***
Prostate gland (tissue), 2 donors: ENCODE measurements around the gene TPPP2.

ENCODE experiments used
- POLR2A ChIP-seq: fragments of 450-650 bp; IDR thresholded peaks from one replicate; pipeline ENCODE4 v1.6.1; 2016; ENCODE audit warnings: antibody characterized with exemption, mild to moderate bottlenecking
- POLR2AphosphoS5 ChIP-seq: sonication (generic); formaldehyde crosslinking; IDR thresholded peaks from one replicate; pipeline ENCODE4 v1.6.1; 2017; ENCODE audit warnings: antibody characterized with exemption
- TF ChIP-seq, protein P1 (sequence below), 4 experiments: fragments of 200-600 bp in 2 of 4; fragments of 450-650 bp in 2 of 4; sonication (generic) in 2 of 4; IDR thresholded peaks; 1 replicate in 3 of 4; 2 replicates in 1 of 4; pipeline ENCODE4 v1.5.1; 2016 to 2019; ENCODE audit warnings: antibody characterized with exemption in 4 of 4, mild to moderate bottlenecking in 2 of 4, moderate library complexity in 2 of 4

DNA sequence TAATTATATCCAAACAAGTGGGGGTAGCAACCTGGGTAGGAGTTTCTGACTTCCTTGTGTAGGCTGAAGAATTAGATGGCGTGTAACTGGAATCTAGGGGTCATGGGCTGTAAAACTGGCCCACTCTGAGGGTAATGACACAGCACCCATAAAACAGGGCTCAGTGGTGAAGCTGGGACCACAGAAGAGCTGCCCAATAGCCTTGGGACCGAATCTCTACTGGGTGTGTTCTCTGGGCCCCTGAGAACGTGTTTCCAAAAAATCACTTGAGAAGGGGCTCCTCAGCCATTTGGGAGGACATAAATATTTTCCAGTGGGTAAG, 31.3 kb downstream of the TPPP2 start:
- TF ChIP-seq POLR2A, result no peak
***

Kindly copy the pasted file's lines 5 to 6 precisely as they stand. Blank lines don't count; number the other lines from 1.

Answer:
- TF ChIP-seq, protein P1 (sequence below), 4 experiments: fragments of 200-600 bp in 2 of 4; fragments of 450-650 bp in 2 of 4; sonication (generic) in 2 of 4; IDR thresholded peaks; 1 replicate in 3 of 4; 2 replicates in 1 of 4; pipeline ENCODE4 v1.5.1; 2016 to 2019; ENCODE audit warnings: antibody characterized with exemption in 4 of 4, mild to moderate bottlenecking in 2 of 4, moderate library complexity in 2 of 4

DNA sequence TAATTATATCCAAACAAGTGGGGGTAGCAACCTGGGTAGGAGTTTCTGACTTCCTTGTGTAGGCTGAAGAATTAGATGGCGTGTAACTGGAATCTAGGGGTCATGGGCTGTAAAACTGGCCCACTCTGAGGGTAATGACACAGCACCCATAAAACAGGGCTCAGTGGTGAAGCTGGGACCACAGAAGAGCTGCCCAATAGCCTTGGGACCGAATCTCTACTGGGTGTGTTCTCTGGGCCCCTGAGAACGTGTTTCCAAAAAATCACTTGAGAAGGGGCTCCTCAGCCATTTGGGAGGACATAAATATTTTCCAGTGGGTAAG, 31.3 kb downstream of the TPPP2 start: